Over the last decade or so, my buddy Scooter and I would frequent Streets of London on a regular basis. Streets, as it's affectionately known, is a locally owned chain of watering holes serving a decent representation of classic English pub fare, even though it's mostly just known for its kick-ass St. Patty's day celebrations (which, along with Cinco de Mayo, is that most quintessential of all drinking holidays). On good days, they even have London Pride on tap.
They would also show football (SAHKERR) on their televisions, although the one closest to us, in the suburbs, only had the small, crappy CRTs way up in the corners that were hard to see in an empty bar, let alone with any sort of crowd. The main pub downtown however would often show matches by projecting onto a big screen and it was this arrangement that greeted me just before lunch time today out here in the Central Valley.
I actually had not been there for some time, as around these parts, everybody knows that you have to go to San Francisco to get the true fan/pub experience (Mad Dog, yo). But this was only the Europa League and it was midweek, midday, and, not to mention, on a workday so a few concession had to be made.
Thanks to a bit of scouting on Facebook, it looked like there were going to be a fair few who would rather not make the two-hour trip to the Bay and would just stay in the capital. At the end of the day, there were about 30 of us, most clad in classic royal blue, albeit with a rather unimaginative assortment of names of the back. A Lampard here, a Drogba there; here a Terry, there a Hazard ... how boring!
There was one dude with a goalkeeper's shirt - no name - who ordered just a Coke. What a pointless move, I thought to myself, until he came close to throwing chairs once Oscar Cardozo converted his penalty - at which point I was somewhat glad he had not altered his state of mind beyond just a bit of caffeine.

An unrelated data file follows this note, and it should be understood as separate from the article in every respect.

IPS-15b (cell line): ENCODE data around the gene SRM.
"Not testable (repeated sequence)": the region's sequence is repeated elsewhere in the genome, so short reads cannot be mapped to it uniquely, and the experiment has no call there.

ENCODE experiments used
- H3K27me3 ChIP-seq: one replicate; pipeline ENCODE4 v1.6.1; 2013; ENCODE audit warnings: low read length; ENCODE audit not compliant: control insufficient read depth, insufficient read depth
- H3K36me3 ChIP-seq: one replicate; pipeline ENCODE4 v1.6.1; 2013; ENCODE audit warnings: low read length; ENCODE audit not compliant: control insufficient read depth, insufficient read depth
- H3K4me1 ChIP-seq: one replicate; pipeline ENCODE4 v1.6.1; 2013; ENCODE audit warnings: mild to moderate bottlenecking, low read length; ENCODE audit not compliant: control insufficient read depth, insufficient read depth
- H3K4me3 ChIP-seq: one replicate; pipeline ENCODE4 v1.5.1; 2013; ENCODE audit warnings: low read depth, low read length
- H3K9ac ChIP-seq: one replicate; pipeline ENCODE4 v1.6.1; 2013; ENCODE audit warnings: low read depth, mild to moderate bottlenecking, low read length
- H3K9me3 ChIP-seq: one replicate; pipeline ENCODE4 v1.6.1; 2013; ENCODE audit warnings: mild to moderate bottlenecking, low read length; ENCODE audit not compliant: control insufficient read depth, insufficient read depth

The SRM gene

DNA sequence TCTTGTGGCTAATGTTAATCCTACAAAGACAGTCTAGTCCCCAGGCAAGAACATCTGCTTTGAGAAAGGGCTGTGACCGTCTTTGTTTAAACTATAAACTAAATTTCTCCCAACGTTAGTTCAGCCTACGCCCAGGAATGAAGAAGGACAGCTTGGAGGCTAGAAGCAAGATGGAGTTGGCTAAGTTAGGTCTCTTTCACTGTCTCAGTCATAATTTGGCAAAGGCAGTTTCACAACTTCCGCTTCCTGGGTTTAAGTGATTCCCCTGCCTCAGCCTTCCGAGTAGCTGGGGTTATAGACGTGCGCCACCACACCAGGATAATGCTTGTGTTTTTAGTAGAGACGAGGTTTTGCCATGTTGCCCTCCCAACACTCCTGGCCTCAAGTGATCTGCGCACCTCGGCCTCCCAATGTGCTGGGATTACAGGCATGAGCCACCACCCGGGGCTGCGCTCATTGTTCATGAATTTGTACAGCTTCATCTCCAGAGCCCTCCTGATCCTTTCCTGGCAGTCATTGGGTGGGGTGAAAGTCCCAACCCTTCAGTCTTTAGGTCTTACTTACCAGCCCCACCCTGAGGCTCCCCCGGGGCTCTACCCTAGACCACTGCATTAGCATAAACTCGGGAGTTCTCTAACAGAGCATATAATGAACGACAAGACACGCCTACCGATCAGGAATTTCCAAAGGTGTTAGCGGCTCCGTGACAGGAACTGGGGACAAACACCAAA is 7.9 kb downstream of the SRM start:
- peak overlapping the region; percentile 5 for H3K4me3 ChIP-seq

Watching a football match in a pub is not exactly the most ideal base from which to conduct any sort of analysis so we stuck mostly to moaning about lack of possession, yelling at Ramires, shaking our head at the referee, and screaming obscenities - not fit to print in any language - at the red-shirted piscineros.
Sitting at the bar with a couple expats, drinking [redacted for non-aleitude], the whole place dripping with Chelsea love ... I almost forgot that it was just another dry, sunny day in Northern California. We screamed when, out of nowhere, Fernando Torres walked in on goal, we almost lost our minds when Frank Lampard smashed his glorious effort against the crossbar, we went absolutely mental when Branislav Ivanovic scored the winning goal. We felt it on that corner you know, the spirit of Juan Mata to Didier Drogba guarding over us.
And as Bane's header looped, almost as if in slow motion, into the far corner of the net ... suddenly, the pain and the frustration of this season melted away. A season filled with false starts, false ends, and false nines of the truest kind: redeemed. On the eighth try, sure, but it's finally redeemed. Not even John Terry's turn as a full-kit [banker] could sour our mood (let's go with ... he was wearing it ironically).
While it may not be technically over quite just yet, I'm ready to close the books on this year, ready to file it away as successful enough for Interim work. Not only will I be proud of the (dubious) achievement of holding both major European trophies for the next ten days, I'll even open the door for him and hold it with a smile, as he walks out with the coveted checkmark* on his C.V.
* The checkmark next to the "Win a European final without using a substitution" achievement.